No 'power vacuum' in Tunisia despite president's death rumours: advisor

No 'power vacuum' in Tunisia despite president's death rumours: advisor
"We have a president. There is no constitutional vacancy," one of his key advisors, Noureddine Ben Ticha, told the media, after news outlets reported the death of Essebsi.

3 min read
28 June, 2019
The ageing leader was hospitalised on Thursday [Getty]
Tunisia is not at risk of a power vacuum despite the sudden hospitalisation of President Beji Caid Essebsi, one of his advisors said on Friday, describing veteran leader's condition as stable after news outlets incorrectly reported his death. 

Essebsi, 92, was taken to hospital for a "serious illness" on Thursday, the same day that twin suicide attacks claimed by the Islamic State group killed a police officer in Tunis and wounded several other people.

"We have a president. There is no constitutional vacancy," one of his key advisors, Noureddine Ben Ticha, told the Express FM radio station.

He said the president's condition was "unchanged".

The Tunisian constitution, adopted three years after the 2011 Arab Spring uprising that toppled longtime dictator Zine El Abidine Ben Ali,  provides two measures in the case of a power vacuum.

The prime minister can take over the president's responsibilities for a period of no more than 60 days, or if the vacancy is longer the speaker of parliament is tasked with the role for up to 90 days.

In both cases the decision must be taken by the constitutional court after it validates the president's incapacity.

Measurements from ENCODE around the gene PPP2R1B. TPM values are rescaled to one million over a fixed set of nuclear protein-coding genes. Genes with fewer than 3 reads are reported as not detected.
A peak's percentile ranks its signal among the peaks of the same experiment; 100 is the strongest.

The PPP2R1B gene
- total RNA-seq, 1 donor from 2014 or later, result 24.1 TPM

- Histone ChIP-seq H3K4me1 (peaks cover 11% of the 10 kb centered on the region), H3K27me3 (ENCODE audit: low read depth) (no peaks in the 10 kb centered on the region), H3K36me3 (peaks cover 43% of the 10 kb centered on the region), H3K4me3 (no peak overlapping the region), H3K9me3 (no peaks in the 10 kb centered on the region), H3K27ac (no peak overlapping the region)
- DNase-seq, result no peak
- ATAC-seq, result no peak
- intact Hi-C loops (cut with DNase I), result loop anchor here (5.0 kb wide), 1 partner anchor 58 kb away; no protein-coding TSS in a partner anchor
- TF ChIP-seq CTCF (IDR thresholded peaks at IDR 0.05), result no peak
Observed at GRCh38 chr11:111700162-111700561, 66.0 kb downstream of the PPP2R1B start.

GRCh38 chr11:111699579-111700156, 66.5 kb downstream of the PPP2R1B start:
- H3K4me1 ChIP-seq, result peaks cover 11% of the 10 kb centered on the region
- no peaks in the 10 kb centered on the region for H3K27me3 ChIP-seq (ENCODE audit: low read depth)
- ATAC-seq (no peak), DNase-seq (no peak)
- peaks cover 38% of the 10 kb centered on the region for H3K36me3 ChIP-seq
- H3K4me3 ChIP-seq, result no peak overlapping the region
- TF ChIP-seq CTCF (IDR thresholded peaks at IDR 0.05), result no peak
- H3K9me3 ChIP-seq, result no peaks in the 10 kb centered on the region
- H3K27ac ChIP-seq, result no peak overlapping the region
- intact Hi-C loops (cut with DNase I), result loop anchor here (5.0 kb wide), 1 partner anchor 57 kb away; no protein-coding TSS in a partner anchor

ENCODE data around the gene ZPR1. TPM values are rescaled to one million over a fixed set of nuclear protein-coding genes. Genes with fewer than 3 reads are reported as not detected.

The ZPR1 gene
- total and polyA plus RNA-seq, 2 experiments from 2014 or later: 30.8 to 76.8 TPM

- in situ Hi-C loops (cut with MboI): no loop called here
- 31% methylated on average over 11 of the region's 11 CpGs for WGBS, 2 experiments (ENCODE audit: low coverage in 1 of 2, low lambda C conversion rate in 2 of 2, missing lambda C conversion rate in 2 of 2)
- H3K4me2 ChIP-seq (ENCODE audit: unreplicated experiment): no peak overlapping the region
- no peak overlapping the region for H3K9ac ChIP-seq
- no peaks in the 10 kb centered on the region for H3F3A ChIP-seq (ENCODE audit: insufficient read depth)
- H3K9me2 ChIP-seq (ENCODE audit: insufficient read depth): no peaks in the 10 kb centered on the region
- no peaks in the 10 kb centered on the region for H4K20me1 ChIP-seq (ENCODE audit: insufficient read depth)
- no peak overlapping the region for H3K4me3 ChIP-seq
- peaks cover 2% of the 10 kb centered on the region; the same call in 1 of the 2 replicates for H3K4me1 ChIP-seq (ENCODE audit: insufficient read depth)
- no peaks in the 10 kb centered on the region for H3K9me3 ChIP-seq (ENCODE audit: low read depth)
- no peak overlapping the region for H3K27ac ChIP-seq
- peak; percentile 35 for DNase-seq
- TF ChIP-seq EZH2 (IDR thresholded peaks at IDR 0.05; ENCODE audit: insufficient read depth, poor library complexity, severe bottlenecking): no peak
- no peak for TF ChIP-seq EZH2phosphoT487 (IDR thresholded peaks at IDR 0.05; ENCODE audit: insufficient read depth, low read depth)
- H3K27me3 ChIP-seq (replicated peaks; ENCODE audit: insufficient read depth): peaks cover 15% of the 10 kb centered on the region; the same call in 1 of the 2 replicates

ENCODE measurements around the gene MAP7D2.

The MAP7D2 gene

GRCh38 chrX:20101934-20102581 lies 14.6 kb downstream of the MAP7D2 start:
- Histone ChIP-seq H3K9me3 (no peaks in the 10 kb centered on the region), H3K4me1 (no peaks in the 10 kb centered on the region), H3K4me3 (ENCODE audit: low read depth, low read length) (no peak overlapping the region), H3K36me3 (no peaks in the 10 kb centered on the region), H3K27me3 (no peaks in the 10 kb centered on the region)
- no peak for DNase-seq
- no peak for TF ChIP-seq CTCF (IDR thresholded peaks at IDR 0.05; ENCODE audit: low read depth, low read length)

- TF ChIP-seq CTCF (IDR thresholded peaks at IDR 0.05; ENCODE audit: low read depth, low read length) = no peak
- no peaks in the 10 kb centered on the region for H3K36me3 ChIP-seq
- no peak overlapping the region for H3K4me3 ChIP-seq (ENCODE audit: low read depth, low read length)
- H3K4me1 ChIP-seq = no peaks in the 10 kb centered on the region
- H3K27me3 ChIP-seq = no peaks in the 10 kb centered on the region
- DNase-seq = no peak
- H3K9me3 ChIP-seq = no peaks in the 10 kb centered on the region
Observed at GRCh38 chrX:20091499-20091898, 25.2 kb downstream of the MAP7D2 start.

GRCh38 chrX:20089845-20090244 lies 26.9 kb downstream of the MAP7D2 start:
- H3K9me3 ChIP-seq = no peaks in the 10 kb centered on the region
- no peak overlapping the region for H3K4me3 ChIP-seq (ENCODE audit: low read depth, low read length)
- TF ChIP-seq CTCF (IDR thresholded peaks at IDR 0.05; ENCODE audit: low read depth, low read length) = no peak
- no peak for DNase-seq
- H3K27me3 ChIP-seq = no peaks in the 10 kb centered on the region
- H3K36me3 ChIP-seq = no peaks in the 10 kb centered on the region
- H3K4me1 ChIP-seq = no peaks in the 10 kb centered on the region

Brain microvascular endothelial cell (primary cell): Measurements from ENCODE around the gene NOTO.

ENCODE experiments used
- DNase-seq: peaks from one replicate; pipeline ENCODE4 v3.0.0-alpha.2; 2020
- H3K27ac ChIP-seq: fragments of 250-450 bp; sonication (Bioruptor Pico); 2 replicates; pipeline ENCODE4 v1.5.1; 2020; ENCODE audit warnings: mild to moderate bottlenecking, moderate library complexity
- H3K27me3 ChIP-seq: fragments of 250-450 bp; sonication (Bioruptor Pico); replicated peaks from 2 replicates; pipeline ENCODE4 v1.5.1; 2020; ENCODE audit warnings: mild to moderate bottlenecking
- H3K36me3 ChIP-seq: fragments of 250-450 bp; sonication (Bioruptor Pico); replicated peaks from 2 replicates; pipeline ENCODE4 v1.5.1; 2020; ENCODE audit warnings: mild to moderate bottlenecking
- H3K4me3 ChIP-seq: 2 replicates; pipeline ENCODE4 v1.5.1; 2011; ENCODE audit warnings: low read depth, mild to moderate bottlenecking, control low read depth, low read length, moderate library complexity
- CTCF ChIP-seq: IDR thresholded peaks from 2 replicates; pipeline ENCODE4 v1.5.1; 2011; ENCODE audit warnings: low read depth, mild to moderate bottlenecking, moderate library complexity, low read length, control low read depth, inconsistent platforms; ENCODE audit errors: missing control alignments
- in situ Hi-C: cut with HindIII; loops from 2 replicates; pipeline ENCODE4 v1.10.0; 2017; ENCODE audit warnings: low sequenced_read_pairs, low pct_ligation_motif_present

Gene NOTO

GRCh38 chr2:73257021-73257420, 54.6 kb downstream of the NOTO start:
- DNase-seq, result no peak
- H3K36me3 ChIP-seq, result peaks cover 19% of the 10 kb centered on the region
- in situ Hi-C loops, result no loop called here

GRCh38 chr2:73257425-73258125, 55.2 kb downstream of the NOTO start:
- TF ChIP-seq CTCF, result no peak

But eight years after the Arab Spring, Tunisia has yet to set up a constitutional court.

On Thursday parliament speaker Mohammed Ennaceur, 85, held a meeting with the heads of parties following the twin suicide bombings and Essebsi's illness.

After his hospitalisation, another key advisor Firas Guefrech had described the president as in "critical condition", and in a later tweet said Essebsi was “stable".

News outlets soon reported incorrect information claiming the president had died, prompting the presidency to publicly deny the rumours.

Late on Thursday, the president's son, Hafedh Caid Essebsi, said there were "the beginnings of an improvement" in his father's condition.

Prime Minister Youssef Chahed said on Facebook he had paid a visit to the ailing leader.

"I would like to reassure Tunisians that the president is receiving the necessary care," he said, warning people not to spread "false and confusing information" after several media reported Essebsi's death.

The country's first democratically elected president, Essebsi came to power in 2014, three years after the Arab Spring that sparked revolts and regime changes in several countries in the region.

'Open door to the youth'

In April, Essebsi announced he would not stand for re-election in the November polls, to make way for someone younger.

"In all honesty, I don't think I will put myself forward," Essebsi told the Nidaa Tounes party which he founded in 2012.

He added that it was time "to open the door to the youth".

His speech before thousands of members at the party's congress came several days after Abdelaziz Bouteflika, the 82-year-old ailing leader of neighbouring Algeria, resigned in the face of huge protests ending two decades in power.

Essebsi however urged his party to overcome bitter internal divisions and to bring Prime Minister Youssef Chahed back into the fold.

Tensions have flared between Chahed and Essebsi's son, Hafedh Caid Essebsi, leading to the premier being sidelined from Nidaa Tounes and forming his own rival party, Tahia Tounes.

Essebsi's secularist Nidaa Tounes won the 2014 elections and formed a coalition with the Islamist Ennahdha party that lasted four years before the two parties split.

Presidential elections are due on November 17, after parliamentary elections which have been scheduled for 6 October.

Tunisia, whose 2011 revolt toppled longtime dictator Zine El Abidine Ben Ali and sparked the Arab Spring uprisings, has been hailed as a model of democratisation in the Arab world, but has faced economic woes and jihadi attacks.

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